Creating an API implemented with multiple classes

This page describes how to decorate your code to create an API implemented in multiple classes. If you implemented your API using only one class, see Creating the API. See Decorators for detailed information about all the available decorators.

api_collection = endpoints.api(name='library', version='v1.0')

class Shelves(remote.Service):

    @endpoints.method(Request, Response)
    def list(self, request):
        return Response()

@api_collection.api_class(resource_name='books', path='books')
class Books(remote.Service):

    @endpoints.method(Request, Response, path='bookmark')
    def get_bookmark(self, request):
        return Response()

    @endpoints.method(Request, Response)
    def best_sellers_list(self, request):
        return Response()

Replace api_collection with any name you want, so long as you use the same name for each class in the API. You must precede each class in the API with the decorator as shown in the preceding snippet.

About the resource_name argument

The optional resource_name argument for api_class is the name of the class that you want to expose in the API; this is the name that shows up in the API Explorer, prepended to any methods exposed in the class.

About the path argument

The optional path argument for api_class specifies the relative location at which the class methods appear in the URL. In the preceding example, a path isn't specified for the class Shelves, so its methods are accessible under the root, /_ah/api/library/v1. For example, the list method is accessible from the path /_ah/api/library/v1/list.

If you specify a path argument for a class, the specified path is appended to the root. In the preceding example, the path argument books is specified for the class Books, so its methods are accessible under /_ah/api/library/v1/books. For example, the best_sellers_list method is accessible from the path /_ah/api/library/v1/books/best_sellers_list.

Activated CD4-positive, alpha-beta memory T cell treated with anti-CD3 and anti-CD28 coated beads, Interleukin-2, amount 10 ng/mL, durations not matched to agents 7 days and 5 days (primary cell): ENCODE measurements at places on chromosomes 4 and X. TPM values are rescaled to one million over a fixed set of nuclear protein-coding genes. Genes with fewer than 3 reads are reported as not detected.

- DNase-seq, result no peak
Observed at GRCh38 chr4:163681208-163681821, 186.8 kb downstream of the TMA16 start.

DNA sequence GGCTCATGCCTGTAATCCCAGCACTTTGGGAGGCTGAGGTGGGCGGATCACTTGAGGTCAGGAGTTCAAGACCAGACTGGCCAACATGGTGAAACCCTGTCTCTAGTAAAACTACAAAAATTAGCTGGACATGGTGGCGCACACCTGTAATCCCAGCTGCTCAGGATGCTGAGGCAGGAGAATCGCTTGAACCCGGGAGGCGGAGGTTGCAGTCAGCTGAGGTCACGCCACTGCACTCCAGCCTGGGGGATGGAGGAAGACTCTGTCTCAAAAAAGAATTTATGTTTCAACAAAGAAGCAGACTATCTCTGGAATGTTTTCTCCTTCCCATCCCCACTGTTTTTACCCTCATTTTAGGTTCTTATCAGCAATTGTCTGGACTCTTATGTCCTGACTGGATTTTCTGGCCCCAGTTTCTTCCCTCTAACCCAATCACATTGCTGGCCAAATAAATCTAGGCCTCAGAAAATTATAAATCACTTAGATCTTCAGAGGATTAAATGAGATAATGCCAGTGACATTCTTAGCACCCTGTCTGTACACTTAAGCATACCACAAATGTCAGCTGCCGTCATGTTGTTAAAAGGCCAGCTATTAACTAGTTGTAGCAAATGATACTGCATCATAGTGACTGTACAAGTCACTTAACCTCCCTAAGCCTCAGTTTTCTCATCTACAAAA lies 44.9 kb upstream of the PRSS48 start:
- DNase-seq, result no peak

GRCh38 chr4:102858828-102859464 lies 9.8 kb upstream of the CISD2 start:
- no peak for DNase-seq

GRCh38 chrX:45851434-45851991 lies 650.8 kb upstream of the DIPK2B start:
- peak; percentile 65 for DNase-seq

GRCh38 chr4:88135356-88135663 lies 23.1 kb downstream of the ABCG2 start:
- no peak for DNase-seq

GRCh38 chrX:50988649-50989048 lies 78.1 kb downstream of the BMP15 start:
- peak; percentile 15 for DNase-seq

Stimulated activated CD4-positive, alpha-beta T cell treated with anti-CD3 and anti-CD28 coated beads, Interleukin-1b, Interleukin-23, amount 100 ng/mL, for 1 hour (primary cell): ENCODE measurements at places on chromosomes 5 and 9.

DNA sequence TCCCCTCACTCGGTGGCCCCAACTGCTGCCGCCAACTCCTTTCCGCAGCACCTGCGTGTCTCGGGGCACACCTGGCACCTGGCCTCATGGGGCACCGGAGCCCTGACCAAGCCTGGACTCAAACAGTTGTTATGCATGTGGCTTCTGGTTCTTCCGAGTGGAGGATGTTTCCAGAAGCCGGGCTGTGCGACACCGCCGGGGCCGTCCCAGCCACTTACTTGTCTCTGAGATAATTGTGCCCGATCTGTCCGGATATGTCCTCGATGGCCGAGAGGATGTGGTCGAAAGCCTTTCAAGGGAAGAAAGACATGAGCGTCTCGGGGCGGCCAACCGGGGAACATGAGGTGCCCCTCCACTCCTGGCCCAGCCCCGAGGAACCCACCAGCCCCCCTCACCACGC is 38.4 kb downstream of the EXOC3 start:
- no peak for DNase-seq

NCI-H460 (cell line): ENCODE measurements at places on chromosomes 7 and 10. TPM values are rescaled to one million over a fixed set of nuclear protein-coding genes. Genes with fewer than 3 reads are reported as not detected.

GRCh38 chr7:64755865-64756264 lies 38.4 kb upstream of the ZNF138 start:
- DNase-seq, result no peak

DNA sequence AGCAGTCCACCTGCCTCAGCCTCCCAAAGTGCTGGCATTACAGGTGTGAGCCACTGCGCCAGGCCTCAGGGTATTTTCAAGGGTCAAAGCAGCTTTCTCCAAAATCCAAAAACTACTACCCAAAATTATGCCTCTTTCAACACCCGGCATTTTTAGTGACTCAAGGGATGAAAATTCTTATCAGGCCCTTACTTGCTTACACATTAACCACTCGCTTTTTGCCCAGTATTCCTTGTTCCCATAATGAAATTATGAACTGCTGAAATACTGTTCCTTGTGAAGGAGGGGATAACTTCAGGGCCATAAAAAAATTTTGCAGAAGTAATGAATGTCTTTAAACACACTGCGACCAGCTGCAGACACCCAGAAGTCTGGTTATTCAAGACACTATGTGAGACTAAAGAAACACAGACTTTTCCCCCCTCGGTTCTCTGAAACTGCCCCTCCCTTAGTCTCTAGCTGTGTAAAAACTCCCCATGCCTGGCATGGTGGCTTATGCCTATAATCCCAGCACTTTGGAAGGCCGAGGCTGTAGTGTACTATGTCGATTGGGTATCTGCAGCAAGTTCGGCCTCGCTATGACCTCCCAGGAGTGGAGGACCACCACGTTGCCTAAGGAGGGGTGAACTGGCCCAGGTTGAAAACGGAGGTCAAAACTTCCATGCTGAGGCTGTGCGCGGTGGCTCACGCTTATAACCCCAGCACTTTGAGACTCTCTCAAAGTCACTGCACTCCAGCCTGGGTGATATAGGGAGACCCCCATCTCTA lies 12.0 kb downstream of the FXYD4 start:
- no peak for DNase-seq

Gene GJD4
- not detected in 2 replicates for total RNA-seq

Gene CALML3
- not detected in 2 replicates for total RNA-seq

The path argument is optional for methods. If you don't specify a path, the method name is used. Any paths specified for methods are appended to the class path. In the preceding example, bookmark is specified as the path for the get_bookmark method. The get_bookmark method is accessible from the path /_ah/api/library/v1/books/bookmark.

You can override the class path argument by specifying a method path argument that begins with /. For example, assume that the get_bookmark method in the Books class has the following path:

@endpoints.method(Request, Response, path='/bookmark')
def get_bookmark(self, request):
  return Response()

The leading slash changes the path for the get_bookmark method to /_ah/api/library/v1/bookmark.

Serving a multi-class API

In your endpoints.api_server code that creates the API server, you supply the name you assigned for your api_class collection. For example, where the collection name is api_collection you would create the server as follows:

api = endpoints.api_server([api_collection])

What's next

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